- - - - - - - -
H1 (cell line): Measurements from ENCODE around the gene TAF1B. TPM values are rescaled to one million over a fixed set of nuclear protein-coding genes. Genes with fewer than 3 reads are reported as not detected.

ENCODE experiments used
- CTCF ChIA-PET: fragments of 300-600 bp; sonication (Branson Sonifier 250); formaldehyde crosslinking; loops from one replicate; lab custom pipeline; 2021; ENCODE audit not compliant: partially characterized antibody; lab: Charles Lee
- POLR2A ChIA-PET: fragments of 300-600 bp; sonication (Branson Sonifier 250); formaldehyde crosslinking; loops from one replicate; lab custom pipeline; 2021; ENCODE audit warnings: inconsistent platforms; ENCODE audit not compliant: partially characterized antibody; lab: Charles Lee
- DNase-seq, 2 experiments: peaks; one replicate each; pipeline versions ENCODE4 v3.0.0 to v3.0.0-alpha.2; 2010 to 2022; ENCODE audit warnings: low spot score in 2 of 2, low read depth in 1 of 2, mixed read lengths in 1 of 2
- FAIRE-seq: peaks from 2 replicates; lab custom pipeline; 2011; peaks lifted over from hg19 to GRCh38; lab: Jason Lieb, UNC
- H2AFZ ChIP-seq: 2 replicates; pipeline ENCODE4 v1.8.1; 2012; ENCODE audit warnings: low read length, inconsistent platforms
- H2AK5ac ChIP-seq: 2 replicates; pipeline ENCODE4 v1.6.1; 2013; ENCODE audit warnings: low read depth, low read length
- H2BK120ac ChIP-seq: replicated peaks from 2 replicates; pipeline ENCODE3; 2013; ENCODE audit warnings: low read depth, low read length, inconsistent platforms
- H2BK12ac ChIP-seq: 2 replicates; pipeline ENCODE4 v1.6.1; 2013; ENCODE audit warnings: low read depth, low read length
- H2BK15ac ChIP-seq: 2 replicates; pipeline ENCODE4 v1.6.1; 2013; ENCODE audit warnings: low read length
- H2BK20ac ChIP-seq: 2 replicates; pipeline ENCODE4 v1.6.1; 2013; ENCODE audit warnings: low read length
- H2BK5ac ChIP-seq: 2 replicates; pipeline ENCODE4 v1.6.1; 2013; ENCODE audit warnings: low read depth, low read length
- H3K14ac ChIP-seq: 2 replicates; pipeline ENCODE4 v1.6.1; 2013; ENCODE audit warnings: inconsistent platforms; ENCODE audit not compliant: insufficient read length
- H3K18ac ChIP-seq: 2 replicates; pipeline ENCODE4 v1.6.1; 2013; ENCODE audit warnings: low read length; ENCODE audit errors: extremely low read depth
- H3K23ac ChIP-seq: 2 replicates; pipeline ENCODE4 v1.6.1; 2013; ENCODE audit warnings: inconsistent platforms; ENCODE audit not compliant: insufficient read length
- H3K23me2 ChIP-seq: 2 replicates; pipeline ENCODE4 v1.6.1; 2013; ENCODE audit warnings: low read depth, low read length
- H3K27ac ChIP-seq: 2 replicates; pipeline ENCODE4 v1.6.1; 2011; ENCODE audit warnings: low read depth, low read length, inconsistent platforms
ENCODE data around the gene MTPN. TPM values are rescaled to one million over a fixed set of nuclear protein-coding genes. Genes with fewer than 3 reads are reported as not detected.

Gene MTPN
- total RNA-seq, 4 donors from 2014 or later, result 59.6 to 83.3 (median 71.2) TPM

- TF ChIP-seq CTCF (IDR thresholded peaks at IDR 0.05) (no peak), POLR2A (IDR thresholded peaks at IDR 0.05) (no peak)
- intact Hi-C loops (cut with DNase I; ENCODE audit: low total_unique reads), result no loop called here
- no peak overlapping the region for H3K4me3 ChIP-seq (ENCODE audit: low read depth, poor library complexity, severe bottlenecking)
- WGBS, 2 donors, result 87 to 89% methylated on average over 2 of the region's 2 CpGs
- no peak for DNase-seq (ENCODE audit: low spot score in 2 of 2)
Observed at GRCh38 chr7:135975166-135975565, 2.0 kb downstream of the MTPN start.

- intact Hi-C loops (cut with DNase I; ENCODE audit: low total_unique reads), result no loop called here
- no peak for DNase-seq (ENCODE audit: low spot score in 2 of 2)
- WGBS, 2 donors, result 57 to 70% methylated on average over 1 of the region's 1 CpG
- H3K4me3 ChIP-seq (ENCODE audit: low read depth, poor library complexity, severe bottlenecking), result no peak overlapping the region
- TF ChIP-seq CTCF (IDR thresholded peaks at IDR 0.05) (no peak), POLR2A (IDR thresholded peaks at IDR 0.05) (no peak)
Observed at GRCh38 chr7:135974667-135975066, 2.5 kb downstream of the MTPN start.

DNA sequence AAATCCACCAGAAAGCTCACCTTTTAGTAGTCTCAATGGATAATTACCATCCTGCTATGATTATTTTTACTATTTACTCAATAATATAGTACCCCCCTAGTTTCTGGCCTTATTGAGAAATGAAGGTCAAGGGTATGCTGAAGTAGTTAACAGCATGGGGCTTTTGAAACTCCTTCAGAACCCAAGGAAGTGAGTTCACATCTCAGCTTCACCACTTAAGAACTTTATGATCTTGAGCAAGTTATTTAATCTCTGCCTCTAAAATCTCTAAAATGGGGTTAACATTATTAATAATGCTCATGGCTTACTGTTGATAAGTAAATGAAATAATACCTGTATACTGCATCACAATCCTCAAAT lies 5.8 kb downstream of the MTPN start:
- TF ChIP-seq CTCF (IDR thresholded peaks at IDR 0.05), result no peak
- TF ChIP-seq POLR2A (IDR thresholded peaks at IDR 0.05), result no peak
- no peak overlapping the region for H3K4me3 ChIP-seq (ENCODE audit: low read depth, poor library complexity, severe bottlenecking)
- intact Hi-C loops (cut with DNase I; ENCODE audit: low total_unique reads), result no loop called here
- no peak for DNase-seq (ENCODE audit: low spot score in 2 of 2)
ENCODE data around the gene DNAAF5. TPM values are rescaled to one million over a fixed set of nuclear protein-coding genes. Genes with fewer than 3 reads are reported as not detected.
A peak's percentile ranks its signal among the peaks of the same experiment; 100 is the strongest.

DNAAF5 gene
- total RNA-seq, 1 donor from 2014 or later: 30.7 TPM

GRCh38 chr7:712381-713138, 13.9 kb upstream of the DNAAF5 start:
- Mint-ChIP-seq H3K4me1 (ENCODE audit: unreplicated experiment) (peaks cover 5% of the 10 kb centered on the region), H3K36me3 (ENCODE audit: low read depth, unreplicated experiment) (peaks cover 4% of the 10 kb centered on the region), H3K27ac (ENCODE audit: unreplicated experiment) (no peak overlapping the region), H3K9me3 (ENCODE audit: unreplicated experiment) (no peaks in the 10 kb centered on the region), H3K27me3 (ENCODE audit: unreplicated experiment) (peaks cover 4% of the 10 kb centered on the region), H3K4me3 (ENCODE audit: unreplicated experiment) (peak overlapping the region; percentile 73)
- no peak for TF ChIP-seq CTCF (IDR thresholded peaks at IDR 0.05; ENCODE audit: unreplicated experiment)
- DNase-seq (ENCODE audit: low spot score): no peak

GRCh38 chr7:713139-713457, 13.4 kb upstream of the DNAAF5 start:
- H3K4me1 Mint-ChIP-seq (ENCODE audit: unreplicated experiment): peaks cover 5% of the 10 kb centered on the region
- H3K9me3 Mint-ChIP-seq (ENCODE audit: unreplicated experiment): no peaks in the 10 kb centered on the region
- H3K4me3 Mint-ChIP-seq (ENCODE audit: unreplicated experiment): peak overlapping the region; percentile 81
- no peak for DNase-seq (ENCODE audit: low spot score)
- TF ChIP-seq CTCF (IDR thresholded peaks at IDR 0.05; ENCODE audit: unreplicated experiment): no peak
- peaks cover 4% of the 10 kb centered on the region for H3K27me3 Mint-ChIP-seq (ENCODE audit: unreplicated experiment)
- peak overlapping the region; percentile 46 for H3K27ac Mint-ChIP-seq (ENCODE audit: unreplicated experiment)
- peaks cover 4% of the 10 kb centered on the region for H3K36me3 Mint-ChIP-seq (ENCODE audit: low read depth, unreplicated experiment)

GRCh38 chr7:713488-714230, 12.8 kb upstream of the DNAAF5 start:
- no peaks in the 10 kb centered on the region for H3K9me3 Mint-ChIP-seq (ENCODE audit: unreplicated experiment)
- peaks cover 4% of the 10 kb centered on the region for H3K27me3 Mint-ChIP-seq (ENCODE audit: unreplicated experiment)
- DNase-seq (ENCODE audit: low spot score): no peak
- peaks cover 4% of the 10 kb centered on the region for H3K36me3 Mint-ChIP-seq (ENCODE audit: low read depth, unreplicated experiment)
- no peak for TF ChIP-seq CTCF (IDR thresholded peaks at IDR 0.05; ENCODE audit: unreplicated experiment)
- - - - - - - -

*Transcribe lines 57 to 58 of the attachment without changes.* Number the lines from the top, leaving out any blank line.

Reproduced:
GRCh38 chr7:713488-714230, 12.8 kb upstream of the DNAAF5 start:
- no peaks in the 10 kb centered on the region for H3K9me3 Mint-ChIP-seq (ENCODE audit: unreplicated experiment)